Information Security: Authentication In An Online Environment
Perhaps your financial institution is not currently allowing accounts to be opened over the Web, or loans to be applied for online, but it's only a matter of time before you do. When someone starts a transaction online, he wants to be able to finish it online. Customers get annoyed when they have to resort to off-line procedures to be able to engage in online transactions.
Your job is to determine how you can safely gain new customers electronically and minimize your risks in dealing with established customers in electronic transactions.
There are five different authentication tools and methodologies we can use to authenticate customers identity:
- Passwords and personal identification numbers (PINS)
- Digital certificates - These are used to verify that users sending a message are who they claim to be.
- Public key infrastructure - A system of digital certificates, certificate authorities, and other registration processes used to verify and authenticate the validity of each party involved in an electronic transaction.
- Tokens - Small physical devices that are usually used in conjunction with a password to gain entry to a computer system.
- Biometrics - Authentication techniques that rely on measurable physical characteristics that can be automatically checked.
Examples include computer analysis of fingerprints or speech.
Assess the level of risk posed by a particular application.
- Do you offer data aggregation?
- Online banking?
- Electronic bill payment?
- Internet-originated wire transfers?
- Other forms of electronic banking?
The level of authentication used should be appropriate to the level of risk. In determining the level of risk, look at:
- whether the application is used by retail or commercial customers;
- the size and volume of transactions;
- the transactional capabilities; and
- the sensitivity and value of the stored information.
Take your cues from what is "commercially reasonable" in light of the reasonably foreseeable risks in the application, but keep in mind that what is considered commercially reasonable will change over time as technologies and threats evolve. You can't do your research initially, make a choice, then rest on your laurels. This is an area where someone in your shop must stay abreast of new risks and new technological offerings.
While so-called "single factor authentication tools" (like passwords and PINS) have been accepted in the past as commercially reasonable for certain retail ebanking activities, such as account inquiry, bill payment and aggregation - the increasing threat of hackers compromising more vulnerable single factor techniques may mean that it alone is not sufficient for high risk applications and transactions.
You may need either multi-factor techniques, or a tiered single factor authentication system that would include the use of multiple levels of a single factor. For instance, it could use two or more passwords or PINs used at different points in the authentication process.
The goals of the authentication process with existing customers is to limit unauthorized access and to establish a foundation for enforcing electronic transactions and agreements - that is:
to validate the parties to the transaction and their agreement to the transaction's terms;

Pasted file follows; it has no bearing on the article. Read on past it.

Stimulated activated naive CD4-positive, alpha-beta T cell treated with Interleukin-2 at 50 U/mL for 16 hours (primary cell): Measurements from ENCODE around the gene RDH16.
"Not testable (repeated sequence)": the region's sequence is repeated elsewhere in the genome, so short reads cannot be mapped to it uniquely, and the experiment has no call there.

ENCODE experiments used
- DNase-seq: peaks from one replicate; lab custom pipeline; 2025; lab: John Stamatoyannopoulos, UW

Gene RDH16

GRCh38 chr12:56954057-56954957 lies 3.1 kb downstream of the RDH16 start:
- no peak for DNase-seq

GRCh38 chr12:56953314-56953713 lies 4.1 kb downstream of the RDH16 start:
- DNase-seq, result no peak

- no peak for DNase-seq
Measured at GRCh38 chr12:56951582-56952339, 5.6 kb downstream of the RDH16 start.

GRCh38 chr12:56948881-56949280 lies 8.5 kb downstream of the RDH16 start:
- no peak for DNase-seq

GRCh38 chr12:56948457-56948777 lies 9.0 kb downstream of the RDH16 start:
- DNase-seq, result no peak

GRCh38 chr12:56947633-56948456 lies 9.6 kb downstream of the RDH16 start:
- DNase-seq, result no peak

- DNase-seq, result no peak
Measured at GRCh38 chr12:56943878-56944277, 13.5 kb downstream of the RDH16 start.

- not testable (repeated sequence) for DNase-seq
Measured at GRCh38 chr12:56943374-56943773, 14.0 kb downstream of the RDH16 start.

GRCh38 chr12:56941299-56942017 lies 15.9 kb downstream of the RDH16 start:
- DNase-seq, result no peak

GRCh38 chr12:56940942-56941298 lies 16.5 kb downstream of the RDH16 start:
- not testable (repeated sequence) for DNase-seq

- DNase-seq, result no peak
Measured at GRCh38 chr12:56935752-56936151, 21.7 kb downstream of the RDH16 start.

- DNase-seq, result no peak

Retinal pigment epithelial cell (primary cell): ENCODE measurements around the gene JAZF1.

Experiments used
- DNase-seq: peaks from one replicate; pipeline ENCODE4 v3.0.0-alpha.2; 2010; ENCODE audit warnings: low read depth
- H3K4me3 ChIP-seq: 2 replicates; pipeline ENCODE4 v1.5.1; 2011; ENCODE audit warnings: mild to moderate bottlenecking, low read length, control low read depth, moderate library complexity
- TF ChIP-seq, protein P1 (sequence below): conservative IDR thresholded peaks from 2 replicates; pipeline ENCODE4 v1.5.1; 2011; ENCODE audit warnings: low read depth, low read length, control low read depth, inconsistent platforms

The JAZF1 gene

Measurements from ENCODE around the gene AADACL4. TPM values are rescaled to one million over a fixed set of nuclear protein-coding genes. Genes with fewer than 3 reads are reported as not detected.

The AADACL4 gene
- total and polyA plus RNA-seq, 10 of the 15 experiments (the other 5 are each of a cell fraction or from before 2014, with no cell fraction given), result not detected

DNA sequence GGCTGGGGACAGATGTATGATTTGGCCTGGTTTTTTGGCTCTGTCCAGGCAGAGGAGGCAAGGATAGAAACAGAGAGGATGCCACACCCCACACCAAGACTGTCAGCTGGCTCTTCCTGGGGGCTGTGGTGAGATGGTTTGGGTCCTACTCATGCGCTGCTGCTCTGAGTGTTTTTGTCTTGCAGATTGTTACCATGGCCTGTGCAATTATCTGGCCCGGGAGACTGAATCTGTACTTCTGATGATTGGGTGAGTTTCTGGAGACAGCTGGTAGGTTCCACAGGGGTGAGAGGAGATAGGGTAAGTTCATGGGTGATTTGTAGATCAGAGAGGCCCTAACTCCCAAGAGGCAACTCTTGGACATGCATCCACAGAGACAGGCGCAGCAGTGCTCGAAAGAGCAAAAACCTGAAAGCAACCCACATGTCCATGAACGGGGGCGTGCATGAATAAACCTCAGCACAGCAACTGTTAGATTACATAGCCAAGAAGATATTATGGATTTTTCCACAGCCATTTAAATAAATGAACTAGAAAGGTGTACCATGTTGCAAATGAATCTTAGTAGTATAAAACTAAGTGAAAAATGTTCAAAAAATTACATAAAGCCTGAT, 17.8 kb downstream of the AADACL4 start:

establish the authenticity of the records of the transaction;
establish the integrity of the records (i.e., that they have not been altered)
Unlike a face-to-face situation where the person is sitting across the desk from you, an online account opening requires you to verify identity in a whole new way, whether it's a business customer or an individual. You cannot rely on observing and documenting traditional paper-based authentication. Reliable, alternative methods must be used.
There are three ways to verify personal information in the online environment:
- Positive verification
- Logical verification
- Negative verification
These three should be supplemented with traditional methods. You'll still need to obtain copies of relevant identification documents, particularly under the requirements of the USA PATRIOT Act.
You will attempt to ensure that important information provided to you by an applicant matches data from trusted third-party sources. For instance, by comparing the information given by the online applicant with information contained in a credit report or information in a third-party database designed specifically for positive verifications.
If you require a personal check to open the demand deposit or savings account, the check itself will provide you with information. If it is a starter kit check, for instance, it certainly would tip you off to some irregularity! The address on the check, the location of the drawee financial institution, the fact that you can verify the validity of the check itself will be of value. We still do not have the possible requirements for photo ID under the auspices of the Patriot Act, but they are apt to fall into the positive verification area.
Your technique here would be to look for internal consistency. For example, does the zip code match the address that is given? Does the telephone number match the address? The Internet is the tool you want to use for logical verification.
Use negative verification to compare the information being given with information associated with previous fraudulent activity. Is the address one that was associated with a fraud? Does the applicant's name raise any red flags due to association with prior fraud?
Mary Beth Guard, Esq. is Executive Editor of the web page, BankersOnline.com. She has spent close to 20 years teaching bankers and writing on banking laws and regulations. She is an Advisor and a regular columnist for the Bankers' Hotline.
Copyright © 2003 Bankers' Hotline. Originally appeared in Bankers' Hotline, Vol. 12, No. 10, 1/03
First published on 01/01/2003